Olympic gold medalist Janet Evans

The four-time Olympic gold medalist and mother of two discusses her renewed love for swimming, balancing training with motherhood and how her return to the Olympics impacts her legacy.

Olympian Janet Evans is considered one of the greatest distance swimmers of all time. The California native was swimming laps at age 2 and, by 11, setting National Age Group records in distance events. At 15, she broke the world record in the 400m, 800m and 1,500m freestyle and won her first gold medal at the 1988 Seoul Olympics. After the 1996 Games in Atlanta—during which she was given the honor of carrying the Olympic Torch at the Opening Ceremony—Evans retired, but later changed her mind and is currently training for the 2012 London Games, which would be her fourth Olympics.


Tavis: At the age of 15, Janet Evans became an international swimming sensation, setting a series of world records over the next couple of years before going on to win three gold medals at the ’88 Summer Games.

After more medals in ’92 she announce her retirement after the 1996 Olympic, but not before giving us a memorable image, one that I’ll never forget as long as I live – passing that torch to the champ, the greatest of all time, Muhammad Ali, during the opening ceremonies. We all recall that.

Last year she turned 40, which I want talk about in a moment, and like so many of us spent a lot of time thinking about that milestone. However, unlike the rest of us, she’s decided at 40 to do something unthinkable – get back in the water and try to earn a spot on the U.S. team that will compete this summer in London. Did I mention that she’s the mother of two babies, no less? Janet Evans, good to have you on this program.

Janet Evans: So glad to be here. Thank you for having me.

Tavis: I teased you when you walked in, there’s an imposter on our set. We see the pictures of you played over and over and over again, so we expect to see a 15-year-old with a swim cap walk in, and you’re a grown woman. Married, with kids.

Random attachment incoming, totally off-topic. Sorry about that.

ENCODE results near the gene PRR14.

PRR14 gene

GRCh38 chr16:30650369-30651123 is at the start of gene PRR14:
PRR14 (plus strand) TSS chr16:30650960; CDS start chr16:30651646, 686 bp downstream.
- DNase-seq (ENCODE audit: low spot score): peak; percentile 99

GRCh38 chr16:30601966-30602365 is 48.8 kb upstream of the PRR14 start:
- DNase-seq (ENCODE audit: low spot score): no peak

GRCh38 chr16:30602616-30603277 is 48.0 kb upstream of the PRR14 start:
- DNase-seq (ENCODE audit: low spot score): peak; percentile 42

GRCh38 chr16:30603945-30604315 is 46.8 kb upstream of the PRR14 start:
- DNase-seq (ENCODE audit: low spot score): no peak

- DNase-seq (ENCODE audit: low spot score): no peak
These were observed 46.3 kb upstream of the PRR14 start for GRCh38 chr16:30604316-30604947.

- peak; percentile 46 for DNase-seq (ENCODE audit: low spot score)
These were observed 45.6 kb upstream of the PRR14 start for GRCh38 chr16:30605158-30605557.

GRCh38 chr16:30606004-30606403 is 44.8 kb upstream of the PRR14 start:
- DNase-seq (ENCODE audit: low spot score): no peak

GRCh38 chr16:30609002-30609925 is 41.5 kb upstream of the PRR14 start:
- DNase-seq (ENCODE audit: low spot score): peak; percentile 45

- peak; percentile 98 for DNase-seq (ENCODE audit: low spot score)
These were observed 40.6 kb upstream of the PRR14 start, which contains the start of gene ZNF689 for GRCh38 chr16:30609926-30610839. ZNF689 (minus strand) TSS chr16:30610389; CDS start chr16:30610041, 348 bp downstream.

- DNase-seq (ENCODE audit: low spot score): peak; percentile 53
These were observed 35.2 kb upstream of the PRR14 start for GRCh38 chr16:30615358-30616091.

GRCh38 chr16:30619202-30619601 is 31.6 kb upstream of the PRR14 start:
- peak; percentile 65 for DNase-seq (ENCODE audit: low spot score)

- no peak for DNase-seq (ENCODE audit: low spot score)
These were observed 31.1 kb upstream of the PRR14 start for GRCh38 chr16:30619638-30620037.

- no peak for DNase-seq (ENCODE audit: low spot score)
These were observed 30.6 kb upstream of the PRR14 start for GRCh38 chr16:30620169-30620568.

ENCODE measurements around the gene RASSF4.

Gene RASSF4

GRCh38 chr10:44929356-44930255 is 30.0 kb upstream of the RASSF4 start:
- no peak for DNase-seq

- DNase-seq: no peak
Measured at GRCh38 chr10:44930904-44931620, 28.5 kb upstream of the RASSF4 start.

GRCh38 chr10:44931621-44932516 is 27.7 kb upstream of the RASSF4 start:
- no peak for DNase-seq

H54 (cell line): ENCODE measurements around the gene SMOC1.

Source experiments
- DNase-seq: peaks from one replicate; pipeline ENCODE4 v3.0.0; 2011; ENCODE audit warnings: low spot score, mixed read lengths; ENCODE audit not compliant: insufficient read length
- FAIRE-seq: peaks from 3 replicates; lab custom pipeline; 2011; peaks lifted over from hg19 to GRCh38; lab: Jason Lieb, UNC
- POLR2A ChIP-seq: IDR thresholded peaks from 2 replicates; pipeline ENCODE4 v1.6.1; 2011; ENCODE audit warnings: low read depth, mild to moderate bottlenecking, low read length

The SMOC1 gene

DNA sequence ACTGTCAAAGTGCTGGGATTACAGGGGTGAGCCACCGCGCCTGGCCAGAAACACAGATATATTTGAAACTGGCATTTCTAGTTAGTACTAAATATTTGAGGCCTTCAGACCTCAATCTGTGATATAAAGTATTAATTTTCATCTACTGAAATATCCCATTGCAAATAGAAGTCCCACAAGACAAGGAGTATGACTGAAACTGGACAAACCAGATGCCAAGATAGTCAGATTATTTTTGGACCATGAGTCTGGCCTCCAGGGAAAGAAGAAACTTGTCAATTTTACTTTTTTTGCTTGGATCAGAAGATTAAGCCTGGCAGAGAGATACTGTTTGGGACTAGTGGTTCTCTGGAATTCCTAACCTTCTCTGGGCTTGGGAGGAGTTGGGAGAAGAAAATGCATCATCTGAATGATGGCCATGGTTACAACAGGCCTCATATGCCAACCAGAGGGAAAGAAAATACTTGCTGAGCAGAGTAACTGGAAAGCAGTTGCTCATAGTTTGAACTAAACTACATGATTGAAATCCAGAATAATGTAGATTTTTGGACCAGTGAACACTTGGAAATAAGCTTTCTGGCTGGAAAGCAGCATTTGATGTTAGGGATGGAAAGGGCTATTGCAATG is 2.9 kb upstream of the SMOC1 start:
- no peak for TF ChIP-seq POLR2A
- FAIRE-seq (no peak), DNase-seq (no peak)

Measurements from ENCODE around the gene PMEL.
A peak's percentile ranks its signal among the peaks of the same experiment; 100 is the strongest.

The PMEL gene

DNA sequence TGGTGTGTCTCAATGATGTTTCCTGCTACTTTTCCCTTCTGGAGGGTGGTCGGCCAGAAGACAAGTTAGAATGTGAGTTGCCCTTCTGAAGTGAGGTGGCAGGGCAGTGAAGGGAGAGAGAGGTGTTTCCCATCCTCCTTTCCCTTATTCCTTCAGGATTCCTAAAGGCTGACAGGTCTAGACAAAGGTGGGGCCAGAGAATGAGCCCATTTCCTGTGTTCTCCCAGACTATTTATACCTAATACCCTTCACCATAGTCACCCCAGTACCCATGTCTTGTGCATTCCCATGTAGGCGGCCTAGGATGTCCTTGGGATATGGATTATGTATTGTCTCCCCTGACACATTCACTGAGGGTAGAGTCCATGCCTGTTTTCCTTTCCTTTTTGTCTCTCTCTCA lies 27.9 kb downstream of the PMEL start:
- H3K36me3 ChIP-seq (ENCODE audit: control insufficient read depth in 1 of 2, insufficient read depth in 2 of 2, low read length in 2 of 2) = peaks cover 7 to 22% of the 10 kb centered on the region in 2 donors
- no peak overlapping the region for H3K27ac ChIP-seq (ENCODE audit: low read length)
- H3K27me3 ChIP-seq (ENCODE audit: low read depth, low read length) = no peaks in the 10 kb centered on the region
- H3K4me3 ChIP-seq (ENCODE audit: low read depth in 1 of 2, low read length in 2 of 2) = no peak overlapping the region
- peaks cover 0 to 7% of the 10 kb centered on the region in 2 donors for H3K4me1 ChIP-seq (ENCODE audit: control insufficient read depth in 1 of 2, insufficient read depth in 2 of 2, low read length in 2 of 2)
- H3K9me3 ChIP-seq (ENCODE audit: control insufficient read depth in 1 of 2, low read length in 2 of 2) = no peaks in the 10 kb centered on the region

Evans: I know, I’m married with kids and it’s nice, because I can be very anonymous until I go to a swimming pool and then I’m not. But it’s good. I’ve kind of like eked my way into normal life outside of athletics very well.

Tavis: Before we talk about doing what you’re doing now at 40, you and I were talking before we came on the set about the difficulty, I was reading about the difficulty you had turning 40, and I had it as well. Not everybody does. Some people go right past it, no big deal. Other folk have a hard time getting over that hump.

It was really, really rough for me, and I’m not a person who’s – I don’t get caught up on age. But for me, it was really about my life and whether I was moving in the right direction and whether or not – I was very fortunate at 39, I’d done a lot of stuff already, been in TV and written books and best sellers and all that kind of stuff.

But I was still just wondering whether or not I was in the space I needed to be in.

Evans: Yeah, I totally get that.

Tavis: Did you have the same kind of trouble?

Evans: I’ve talked to a lot of people about it, and people say, “Well, I didn’t have issues with 40. I had issues with 30.” I said, “Well, why?” and they go, “I don’t know,” but when I turned 30 it was like I had retired from swimming at 24. Thirty, it was all kind of just beginning, and I loved my thirties. I had my children, I got married, I saw the world.

So when I got to 40, and I don’t know if you felt this way, I was kind of like, what now? Like okay, so I’ve done all of those great things that I thought I wanted to do in my thirties, got married, had my kids, and besides staying home and being a wife and raising my children, I’m like what do I do to make me feel a little more fulfilled as well?

So I think going into the age of 40, around 38 was the time I decided that I would maybe dip my toe back into the swimming pool, literally and figuratively. So it was right around 38, kind of like you, 38, 39, I just got this sudden urge to maybe do a little bit more. I like being busy, I like doing things, so it was kind of appropriate at that time for me to actually swim again.

Tavis: Do you think that this return has anything to do, to your story now, with restlessness?

Evans: No, I don’t think it was restlessness. I think it was – I think any mother would tell you, we put everything on the back burner for our babies, for our children. I would be up in the middle of the night with one of my children, rocking them and thinking, gosh, this makes being an Olympic swimmer look like a piece of cake.